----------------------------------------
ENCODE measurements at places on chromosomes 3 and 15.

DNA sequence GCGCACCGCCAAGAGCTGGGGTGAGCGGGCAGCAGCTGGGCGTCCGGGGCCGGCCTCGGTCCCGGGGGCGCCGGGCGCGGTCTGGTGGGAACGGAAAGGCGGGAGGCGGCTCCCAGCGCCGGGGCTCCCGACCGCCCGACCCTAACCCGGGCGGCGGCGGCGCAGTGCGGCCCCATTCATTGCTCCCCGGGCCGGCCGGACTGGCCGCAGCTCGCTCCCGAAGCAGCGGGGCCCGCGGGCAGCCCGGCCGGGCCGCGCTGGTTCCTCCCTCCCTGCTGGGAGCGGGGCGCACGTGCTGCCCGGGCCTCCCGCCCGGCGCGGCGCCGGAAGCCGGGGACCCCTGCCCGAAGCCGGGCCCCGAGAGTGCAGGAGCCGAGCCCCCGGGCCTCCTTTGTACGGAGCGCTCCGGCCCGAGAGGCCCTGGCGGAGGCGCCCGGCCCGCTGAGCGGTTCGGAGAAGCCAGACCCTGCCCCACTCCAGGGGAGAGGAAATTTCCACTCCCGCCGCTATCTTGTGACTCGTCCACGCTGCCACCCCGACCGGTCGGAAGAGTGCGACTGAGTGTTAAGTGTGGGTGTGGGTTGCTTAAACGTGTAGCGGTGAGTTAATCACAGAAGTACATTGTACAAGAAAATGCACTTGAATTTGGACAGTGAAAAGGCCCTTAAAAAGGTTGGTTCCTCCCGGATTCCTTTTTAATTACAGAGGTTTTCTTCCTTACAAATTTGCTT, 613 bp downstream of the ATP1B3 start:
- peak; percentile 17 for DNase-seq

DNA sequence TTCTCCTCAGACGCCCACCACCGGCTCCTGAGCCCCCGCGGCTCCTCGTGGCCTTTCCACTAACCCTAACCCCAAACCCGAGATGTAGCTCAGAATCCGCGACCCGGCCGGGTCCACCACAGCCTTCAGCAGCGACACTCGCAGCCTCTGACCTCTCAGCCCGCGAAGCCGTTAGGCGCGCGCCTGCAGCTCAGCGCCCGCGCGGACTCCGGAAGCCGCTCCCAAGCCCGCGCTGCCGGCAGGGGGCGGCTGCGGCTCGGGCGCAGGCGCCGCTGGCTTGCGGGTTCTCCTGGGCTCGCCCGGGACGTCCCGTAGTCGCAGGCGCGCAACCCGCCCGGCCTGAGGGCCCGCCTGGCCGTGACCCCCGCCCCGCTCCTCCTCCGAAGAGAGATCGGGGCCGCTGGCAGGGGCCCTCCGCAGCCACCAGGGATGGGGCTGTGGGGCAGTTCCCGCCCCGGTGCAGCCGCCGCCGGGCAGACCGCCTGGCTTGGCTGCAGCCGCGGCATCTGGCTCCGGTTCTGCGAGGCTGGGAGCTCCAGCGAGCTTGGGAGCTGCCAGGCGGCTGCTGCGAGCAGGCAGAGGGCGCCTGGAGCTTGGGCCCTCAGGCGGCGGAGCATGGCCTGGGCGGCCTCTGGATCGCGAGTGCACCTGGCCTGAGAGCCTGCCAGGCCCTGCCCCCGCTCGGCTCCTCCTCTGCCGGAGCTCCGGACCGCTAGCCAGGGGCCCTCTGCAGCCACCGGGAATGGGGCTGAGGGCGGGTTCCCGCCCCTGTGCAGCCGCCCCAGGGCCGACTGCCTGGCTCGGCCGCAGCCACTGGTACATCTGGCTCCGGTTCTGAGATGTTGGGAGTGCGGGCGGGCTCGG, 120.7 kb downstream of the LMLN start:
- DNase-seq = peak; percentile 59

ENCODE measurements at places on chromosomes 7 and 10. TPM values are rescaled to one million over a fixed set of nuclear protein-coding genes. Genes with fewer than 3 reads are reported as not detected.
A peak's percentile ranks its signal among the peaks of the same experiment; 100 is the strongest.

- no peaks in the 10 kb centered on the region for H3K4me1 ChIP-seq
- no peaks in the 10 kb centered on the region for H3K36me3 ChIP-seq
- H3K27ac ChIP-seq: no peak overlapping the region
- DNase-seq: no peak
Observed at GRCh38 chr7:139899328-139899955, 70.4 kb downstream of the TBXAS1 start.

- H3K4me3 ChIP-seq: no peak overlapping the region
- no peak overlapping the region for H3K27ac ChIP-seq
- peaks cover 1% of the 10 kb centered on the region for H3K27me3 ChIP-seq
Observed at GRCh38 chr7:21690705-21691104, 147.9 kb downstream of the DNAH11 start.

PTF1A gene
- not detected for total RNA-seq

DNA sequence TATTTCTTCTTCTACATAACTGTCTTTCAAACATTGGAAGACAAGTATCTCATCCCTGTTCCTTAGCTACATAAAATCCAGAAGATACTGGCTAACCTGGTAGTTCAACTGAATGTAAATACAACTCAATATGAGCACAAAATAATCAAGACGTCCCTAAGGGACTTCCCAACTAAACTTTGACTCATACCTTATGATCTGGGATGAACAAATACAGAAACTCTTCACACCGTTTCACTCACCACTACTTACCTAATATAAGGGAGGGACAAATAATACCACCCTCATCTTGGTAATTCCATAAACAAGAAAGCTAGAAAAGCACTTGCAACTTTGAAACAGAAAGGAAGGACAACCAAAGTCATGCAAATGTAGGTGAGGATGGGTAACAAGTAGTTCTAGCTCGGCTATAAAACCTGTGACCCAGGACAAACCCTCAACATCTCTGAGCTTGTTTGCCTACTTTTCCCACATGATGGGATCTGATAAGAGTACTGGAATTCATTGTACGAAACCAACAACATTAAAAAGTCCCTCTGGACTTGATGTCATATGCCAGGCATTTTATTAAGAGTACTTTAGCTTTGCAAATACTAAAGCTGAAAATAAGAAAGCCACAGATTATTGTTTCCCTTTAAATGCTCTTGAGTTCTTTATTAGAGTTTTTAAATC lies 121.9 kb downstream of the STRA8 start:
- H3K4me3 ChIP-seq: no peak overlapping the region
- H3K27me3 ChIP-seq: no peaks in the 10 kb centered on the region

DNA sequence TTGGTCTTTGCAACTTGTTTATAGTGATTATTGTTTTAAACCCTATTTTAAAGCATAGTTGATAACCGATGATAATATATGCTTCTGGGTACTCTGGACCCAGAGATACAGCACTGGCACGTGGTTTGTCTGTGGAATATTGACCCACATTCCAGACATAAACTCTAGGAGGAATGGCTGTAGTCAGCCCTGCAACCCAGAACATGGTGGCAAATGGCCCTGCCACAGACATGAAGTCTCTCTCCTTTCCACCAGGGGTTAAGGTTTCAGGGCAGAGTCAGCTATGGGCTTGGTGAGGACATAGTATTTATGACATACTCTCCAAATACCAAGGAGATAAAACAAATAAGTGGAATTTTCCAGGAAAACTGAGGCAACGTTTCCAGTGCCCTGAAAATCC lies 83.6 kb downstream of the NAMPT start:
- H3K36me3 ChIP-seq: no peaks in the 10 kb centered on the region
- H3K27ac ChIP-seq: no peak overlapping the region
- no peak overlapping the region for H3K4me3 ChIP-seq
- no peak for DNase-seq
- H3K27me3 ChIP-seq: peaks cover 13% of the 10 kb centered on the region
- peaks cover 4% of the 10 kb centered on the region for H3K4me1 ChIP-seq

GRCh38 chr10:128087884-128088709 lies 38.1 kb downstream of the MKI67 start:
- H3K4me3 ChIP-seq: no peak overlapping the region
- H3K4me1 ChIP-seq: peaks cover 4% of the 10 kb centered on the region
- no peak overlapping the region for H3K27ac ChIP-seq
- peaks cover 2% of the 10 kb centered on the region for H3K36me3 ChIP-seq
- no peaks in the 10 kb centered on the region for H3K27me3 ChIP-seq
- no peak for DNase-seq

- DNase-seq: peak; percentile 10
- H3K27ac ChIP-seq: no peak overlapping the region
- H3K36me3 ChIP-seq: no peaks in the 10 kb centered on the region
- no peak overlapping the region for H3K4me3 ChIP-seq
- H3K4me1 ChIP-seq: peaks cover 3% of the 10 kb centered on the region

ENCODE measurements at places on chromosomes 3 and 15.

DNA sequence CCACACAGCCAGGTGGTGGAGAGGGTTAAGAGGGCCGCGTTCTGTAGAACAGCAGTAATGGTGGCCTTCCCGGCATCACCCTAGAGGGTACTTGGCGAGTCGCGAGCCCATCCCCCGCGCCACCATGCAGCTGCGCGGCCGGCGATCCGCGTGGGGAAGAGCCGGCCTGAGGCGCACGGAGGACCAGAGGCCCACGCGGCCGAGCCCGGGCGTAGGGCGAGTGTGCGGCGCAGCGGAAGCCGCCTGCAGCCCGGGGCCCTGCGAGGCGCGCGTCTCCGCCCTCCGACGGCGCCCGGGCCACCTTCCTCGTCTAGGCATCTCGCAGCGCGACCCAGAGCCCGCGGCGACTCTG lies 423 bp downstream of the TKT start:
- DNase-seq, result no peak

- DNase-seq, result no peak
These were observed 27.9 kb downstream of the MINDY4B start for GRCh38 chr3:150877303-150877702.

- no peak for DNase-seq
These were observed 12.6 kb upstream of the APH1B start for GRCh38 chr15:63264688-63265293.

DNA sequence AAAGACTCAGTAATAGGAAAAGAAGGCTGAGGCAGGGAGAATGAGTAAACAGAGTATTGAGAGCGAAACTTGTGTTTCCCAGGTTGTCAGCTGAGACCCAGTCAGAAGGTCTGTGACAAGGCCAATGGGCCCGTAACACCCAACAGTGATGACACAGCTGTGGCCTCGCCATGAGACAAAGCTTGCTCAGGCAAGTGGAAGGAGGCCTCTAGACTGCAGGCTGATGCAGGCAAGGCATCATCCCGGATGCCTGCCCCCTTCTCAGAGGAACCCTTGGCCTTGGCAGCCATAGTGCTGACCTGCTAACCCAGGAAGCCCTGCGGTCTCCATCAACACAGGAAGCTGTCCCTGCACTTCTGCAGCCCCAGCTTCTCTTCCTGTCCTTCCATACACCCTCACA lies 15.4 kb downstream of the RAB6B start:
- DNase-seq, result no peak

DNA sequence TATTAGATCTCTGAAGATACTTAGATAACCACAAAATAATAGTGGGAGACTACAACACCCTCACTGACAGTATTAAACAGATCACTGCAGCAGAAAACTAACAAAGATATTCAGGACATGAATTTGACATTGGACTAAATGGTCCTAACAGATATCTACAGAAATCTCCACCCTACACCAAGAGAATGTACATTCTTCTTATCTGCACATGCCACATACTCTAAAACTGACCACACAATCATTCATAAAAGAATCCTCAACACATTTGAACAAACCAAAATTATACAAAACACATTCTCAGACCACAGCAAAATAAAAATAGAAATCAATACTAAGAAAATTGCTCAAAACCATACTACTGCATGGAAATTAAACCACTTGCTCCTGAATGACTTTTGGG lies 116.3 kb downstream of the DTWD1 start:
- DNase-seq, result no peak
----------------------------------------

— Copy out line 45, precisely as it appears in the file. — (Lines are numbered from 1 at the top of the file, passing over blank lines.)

These were observed 27.9 kb downstream of the MINDY4B start for GRCh38 chr3:150877303-150877702.